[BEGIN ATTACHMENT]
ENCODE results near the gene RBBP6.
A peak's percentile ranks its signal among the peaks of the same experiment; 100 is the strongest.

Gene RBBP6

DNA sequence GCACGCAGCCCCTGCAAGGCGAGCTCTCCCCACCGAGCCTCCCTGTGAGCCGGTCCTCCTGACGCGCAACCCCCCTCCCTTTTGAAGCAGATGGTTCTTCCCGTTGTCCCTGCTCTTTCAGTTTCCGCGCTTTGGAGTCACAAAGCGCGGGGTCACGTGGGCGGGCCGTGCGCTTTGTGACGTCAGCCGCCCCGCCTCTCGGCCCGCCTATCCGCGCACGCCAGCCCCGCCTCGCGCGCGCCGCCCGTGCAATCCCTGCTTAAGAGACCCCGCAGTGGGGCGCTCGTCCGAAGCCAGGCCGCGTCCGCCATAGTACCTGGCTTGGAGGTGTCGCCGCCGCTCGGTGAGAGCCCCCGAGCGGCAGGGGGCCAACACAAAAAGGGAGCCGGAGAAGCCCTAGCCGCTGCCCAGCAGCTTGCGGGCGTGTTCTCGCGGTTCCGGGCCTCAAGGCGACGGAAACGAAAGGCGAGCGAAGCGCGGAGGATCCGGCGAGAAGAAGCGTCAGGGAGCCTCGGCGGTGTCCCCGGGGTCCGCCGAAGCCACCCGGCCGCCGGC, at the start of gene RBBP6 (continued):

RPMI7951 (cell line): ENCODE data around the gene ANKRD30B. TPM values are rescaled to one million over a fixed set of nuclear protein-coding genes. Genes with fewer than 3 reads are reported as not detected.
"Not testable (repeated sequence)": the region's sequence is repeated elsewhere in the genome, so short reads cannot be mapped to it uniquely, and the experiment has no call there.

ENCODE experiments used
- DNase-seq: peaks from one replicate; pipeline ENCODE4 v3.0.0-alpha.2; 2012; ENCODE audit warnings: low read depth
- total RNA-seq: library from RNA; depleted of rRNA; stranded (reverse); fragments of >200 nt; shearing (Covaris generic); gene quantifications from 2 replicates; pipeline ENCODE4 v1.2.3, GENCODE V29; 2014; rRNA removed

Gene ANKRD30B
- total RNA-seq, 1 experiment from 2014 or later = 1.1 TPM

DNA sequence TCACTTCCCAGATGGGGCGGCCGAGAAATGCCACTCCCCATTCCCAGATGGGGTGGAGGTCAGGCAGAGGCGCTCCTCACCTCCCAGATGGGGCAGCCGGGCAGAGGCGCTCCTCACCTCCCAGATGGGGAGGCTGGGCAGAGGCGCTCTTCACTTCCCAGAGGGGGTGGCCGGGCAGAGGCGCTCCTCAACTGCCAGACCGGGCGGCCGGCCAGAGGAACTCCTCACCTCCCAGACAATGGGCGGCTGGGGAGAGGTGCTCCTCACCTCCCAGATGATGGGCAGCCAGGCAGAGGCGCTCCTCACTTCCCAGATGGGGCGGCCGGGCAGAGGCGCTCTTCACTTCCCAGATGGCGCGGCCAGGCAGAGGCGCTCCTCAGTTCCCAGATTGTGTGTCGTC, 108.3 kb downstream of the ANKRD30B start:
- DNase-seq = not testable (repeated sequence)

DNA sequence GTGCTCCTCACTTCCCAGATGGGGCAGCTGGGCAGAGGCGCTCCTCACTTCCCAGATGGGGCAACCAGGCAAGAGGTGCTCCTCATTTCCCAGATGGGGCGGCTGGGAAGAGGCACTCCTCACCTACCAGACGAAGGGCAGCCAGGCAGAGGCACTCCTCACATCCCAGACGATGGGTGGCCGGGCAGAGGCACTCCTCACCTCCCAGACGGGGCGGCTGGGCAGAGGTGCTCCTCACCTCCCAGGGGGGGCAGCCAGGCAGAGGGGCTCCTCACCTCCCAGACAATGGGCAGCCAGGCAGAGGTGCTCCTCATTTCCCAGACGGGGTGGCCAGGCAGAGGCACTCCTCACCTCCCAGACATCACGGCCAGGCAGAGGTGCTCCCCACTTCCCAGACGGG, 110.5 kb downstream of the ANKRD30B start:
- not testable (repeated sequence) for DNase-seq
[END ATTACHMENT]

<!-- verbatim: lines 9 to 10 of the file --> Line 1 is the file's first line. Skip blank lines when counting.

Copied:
- total RNA-seq: library from RNA; depleted of rRNA; stranded (reverse); fragments of >200 nt; shearing (Covaris generic); gene quantifications from 2 replicates; pipeline ENCODE4 v1.2.3, GENCODE V29; 2014; rRNA removed

Gene ANKRD30B